What kind of a mother would do such a thing?

Look, I realize this is no Sophie’s Choice situation here. But relatively speaking, this was a pickle.

And let’s be real, Bucket Head is the kind of kid who could get picked for this award every single year. This year is Mini-Me’s last shot.

It was too late though. His teacher said he already knew.

We were driving on our way to his Taekwondo class later that day when he broke the news.

I held my breath and nervously tried to keep my eyes on the road and on her through my rear view mirror at the same time.

This could be bad.

What if he rubs it in her face? What if she says something mean? What if she invalidates his achievement? What if he shames her? Should I pull over?

But without skipping a beat, she squealed with genuine pride and excitement for him, “Really?! Oh my gosh! That is AWESOME! I’m so happy for you!!!”

And he DIDN’T brag about it, or rub it in, or say anything untoward or obnoxious.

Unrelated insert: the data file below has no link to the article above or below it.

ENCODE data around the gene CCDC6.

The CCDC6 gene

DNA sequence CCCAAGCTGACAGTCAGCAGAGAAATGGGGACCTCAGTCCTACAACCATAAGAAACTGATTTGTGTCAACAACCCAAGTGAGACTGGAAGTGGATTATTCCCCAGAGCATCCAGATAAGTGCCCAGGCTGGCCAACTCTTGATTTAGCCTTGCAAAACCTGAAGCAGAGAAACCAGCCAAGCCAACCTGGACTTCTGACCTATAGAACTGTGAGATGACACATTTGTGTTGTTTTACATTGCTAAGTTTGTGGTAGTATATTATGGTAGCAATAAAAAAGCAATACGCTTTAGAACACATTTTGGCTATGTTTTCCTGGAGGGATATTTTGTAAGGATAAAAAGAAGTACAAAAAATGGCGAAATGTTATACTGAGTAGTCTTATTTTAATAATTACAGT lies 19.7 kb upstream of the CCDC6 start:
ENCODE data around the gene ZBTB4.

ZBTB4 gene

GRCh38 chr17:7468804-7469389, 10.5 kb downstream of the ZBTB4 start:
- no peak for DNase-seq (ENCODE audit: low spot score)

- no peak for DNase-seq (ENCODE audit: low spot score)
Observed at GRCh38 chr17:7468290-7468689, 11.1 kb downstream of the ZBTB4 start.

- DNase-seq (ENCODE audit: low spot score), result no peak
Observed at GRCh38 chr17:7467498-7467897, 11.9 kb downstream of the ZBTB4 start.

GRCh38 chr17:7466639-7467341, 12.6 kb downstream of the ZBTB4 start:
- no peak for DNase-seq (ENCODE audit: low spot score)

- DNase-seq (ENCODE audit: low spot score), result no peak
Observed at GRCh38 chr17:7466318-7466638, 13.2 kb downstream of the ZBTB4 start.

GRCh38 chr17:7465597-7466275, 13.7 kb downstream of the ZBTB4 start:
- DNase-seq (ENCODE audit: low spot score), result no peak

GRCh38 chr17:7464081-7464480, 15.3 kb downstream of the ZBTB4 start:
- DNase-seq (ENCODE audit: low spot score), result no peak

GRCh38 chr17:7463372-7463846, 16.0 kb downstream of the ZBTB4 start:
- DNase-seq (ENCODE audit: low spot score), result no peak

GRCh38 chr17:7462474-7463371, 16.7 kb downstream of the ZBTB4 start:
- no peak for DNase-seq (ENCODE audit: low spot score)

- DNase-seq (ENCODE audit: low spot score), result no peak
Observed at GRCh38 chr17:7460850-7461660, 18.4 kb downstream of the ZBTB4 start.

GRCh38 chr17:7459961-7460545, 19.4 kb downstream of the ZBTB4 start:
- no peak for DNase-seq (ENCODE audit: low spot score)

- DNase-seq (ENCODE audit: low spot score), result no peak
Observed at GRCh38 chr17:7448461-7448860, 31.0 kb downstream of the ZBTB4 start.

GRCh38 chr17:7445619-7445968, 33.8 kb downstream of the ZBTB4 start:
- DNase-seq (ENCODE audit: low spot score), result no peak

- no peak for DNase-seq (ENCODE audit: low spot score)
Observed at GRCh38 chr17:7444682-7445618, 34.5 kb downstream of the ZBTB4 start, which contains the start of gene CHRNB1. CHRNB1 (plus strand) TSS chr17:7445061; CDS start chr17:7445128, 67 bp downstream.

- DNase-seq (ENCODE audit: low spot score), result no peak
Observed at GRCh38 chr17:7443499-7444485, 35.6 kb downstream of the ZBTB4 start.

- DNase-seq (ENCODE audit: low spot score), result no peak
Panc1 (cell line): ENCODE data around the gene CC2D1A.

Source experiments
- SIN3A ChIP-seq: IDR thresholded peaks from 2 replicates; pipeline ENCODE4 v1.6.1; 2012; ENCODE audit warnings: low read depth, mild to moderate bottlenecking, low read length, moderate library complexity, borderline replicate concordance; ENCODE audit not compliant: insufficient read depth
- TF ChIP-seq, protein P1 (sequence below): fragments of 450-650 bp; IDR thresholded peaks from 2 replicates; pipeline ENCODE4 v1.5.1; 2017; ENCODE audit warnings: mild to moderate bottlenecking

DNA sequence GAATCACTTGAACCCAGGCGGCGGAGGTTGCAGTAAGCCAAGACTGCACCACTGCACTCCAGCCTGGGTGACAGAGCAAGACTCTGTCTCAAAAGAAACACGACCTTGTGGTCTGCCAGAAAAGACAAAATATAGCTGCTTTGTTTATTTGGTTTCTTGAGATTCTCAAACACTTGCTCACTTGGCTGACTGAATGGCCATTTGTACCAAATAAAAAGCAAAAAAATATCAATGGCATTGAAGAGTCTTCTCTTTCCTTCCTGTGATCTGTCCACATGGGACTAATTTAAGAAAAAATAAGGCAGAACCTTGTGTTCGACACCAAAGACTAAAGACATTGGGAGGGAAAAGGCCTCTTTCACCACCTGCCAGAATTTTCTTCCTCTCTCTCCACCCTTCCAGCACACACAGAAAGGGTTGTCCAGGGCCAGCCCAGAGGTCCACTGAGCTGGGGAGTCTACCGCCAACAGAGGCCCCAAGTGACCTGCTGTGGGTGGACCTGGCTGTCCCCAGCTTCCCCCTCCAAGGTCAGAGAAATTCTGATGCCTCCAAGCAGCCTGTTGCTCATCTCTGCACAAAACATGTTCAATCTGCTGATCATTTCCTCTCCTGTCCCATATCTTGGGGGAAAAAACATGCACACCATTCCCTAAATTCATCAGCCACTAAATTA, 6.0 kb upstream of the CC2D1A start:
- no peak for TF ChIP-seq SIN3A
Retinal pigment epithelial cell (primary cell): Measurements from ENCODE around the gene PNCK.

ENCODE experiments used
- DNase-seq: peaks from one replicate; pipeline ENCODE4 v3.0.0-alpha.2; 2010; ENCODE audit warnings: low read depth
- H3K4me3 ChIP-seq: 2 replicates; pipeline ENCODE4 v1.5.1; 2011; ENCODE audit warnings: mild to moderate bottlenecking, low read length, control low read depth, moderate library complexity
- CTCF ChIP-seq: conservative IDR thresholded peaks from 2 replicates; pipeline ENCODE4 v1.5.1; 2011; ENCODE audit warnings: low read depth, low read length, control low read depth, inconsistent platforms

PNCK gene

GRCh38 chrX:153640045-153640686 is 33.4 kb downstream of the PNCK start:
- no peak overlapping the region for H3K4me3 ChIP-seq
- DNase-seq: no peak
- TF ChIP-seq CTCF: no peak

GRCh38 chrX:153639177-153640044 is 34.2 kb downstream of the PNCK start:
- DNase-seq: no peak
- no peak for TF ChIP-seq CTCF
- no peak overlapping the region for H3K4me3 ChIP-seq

I guess I shouldn’t have been so surprised. They can fight like cats and dogs at times, but there’s no question how much they truly love each other.

sibling love

Bucket Head seeking solace from his big sister at a Japanese steakhouse.            (He’s afraid of fire…like Frankenstein.)

I was disappointed with myself for underestimating each of them, and so proud of them both for handling such a potentially tricky situation with such grace and compassion.

“I hope I win it sometime before the end of 5th grade,” she dreamed aloud. “It would be a miracle!”

“That would be nice,” I agreed. “But if you don’t, that’s okay too. It will just make your biography all the more interesting someday. ‘President Marinelli was consistently overlooked for the Principal Pal award.’

That made her smile.

Then I reminded her of the time I lost the high school election for senior class president, “And I turned out okay!…SQUIRREL!” I joked, with a dramatic eye-twitch for effect.

At the award ceremony later that week, I watched her wave at her brother and friends up on the stage, give them the thumbs up and mouth, “Good job!” She was such a good sport. I could not have been more proud of her.

Life lessons for kids with siblings by The Bearded Iris